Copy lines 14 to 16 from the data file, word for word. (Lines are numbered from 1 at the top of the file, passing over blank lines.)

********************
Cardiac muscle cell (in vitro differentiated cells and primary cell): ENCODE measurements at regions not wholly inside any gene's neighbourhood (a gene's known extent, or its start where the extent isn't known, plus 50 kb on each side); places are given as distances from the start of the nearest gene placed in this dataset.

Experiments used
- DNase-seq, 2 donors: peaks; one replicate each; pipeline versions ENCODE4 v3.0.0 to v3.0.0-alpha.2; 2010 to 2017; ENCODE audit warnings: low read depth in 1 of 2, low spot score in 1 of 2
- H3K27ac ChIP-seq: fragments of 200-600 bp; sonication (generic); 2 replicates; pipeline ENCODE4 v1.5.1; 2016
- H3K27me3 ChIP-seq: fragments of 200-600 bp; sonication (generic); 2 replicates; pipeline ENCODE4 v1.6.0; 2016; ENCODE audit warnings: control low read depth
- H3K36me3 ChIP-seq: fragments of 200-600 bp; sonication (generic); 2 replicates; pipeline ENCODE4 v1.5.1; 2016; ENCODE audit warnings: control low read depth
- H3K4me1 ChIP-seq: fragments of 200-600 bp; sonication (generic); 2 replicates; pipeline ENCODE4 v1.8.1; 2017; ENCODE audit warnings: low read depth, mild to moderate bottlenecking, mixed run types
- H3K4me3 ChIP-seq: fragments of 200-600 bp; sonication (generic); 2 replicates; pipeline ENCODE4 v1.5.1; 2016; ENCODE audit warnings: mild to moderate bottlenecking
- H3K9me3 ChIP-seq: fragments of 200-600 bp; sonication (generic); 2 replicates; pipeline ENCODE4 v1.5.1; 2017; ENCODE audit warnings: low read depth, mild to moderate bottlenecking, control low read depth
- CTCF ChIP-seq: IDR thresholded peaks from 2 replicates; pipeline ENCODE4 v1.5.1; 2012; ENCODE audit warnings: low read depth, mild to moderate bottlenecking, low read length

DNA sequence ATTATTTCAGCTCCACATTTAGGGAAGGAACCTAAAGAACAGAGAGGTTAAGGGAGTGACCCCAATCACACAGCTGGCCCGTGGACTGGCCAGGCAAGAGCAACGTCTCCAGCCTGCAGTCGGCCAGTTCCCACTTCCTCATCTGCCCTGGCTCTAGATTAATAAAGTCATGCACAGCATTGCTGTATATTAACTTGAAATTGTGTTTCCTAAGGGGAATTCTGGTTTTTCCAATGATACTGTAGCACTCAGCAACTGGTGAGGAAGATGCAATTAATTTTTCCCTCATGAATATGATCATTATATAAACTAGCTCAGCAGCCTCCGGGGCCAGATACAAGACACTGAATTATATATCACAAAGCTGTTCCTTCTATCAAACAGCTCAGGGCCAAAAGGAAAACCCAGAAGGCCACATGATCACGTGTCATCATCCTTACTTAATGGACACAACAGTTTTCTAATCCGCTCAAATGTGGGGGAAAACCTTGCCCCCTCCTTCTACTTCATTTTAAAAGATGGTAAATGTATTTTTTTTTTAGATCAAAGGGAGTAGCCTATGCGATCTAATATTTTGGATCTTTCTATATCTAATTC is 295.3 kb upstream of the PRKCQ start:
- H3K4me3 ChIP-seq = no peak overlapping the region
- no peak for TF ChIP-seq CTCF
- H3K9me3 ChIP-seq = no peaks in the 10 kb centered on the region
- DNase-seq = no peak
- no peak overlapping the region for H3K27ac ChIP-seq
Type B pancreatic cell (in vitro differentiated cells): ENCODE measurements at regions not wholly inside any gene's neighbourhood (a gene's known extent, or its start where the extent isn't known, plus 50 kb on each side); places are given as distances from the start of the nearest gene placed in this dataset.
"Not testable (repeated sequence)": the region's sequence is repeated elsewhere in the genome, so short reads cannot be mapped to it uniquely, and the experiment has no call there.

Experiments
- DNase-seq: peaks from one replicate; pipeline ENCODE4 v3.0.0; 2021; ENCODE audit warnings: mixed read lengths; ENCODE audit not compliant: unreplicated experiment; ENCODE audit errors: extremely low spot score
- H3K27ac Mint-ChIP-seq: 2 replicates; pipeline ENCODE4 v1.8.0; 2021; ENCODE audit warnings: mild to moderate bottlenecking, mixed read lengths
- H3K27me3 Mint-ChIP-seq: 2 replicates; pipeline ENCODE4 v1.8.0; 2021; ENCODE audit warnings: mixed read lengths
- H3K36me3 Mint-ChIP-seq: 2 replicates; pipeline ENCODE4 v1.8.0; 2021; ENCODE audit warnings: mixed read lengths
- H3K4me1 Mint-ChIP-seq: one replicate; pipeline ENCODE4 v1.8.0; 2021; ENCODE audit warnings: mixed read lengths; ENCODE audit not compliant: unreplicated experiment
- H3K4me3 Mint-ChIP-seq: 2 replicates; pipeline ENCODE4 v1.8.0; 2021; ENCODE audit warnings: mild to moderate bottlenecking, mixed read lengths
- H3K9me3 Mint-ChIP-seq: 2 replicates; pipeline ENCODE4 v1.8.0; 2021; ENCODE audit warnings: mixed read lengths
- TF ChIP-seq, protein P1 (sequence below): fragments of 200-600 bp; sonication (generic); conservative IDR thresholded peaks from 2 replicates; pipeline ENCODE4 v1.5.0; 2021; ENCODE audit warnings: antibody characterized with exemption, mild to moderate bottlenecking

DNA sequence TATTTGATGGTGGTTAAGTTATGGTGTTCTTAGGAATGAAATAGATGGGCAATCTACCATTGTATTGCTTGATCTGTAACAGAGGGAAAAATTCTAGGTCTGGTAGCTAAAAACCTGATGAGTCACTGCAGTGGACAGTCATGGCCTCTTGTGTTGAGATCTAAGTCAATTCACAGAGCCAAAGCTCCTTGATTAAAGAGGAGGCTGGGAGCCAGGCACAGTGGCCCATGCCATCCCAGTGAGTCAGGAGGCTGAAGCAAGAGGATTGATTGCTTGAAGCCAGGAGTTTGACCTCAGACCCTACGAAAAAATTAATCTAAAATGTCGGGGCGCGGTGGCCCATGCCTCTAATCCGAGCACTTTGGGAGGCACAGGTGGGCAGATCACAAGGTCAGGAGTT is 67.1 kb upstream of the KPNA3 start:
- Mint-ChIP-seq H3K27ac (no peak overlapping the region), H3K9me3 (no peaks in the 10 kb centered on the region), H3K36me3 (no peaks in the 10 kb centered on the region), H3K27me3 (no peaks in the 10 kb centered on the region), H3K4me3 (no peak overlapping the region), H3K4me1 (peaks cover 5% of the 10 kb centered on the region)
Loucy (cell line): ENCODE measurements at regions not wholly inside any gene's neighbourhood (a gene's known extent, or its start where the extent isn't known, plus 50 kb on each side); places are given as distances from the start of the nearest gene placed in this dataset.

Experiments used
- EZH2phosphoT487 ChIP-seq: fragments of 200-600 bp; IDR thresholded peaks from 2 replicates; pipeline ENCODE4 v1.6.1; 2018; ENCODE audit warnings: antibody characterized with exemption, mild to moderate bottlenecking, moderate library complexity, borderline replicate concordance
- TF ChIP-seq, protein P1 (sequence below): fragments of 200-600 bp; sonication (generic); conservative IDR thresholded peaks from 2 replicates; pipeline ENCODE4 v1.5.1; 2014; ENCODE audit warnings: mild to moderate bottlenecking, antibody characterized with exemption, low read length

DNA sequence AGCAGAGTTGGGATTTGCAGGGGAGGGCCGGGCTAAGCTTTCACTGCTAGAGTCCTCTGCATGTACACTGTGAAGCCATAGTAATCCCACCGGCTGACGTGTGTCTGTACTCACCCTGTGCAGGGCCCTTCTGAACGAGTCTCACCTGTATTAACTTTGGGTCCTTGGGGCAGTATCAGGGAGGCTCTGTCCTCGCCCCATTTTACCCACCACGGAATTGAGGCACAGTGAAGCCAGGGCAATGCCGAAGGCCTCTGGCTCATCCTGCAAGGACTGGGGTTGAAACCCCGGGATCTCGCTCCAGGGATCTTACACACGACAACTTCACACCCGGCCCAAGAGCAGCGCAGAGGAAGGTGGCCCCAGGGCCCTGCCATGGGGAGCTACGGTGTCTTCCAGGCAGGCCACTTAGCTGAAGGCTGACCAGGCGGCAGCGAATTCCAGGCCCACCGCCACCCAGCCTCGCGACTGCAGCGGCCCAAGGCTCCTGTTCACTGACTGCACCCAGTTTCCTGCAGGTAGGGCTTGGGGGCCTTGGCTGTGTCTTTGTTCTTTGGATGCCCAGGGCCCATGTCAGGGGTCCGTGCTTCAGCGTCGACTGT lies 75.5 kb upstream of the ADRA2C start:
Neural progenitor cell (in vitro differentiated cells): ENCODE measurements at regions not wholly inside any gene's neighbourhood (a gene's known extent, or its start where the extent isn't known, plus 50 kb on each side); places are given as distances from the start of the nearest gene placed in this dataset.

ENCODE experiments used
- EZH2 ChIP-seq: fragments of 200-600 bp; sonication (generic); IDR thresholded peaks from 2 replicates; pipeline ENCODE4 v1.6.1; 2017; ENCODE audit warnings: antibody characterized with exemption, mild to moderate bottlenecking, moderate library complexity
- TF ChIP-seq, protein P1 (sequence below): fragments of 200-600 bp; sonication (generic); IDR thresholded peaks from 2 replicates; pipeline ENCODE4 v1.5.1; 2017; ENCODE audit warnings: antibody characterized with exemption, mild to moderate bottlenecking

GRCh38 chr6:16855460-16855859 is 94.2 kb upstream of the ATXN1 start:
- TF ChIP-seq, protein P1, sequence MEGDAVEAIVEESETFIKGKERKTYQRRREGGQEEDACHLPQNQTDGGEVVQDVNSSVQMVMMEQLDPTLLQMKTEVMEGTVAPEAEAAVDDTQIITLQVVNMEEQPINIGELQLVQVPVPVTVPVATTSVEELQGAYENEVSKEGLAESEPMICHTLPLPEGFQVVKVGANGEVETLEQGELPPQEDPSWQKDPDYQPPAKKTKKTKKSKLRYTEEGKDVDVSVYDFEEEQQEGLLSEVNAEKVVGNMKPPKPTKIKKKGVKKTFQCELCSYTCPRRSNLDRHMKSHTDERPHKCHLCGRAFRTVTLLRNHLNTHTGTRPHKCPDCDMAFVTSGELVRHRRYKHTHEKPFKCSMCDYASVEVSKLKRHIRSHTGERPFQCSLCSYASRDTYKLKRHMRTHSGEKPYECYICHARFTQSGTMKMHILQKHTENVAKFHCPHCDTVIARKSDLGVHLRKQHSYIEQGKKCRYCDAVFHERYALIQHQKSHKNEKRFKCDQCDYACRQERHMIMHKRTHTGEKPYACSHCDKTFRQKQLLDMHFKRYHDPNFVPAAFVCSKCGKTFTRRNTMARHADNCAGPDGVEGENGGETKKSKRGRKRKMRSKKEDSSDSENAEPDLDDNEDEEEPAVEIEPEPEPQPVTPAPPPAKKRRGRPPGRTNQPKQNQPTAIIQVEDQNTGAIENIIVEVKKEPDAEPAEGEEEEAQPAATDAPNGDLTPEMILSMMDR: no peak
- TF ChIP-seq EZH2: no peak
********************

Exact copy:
- H3K9me3 ChIP-seq = no peaks in the 10 kb centered on the region
- DNase-seq = no peak
- no peak overlapping the region for H3K27ac ChIP-seq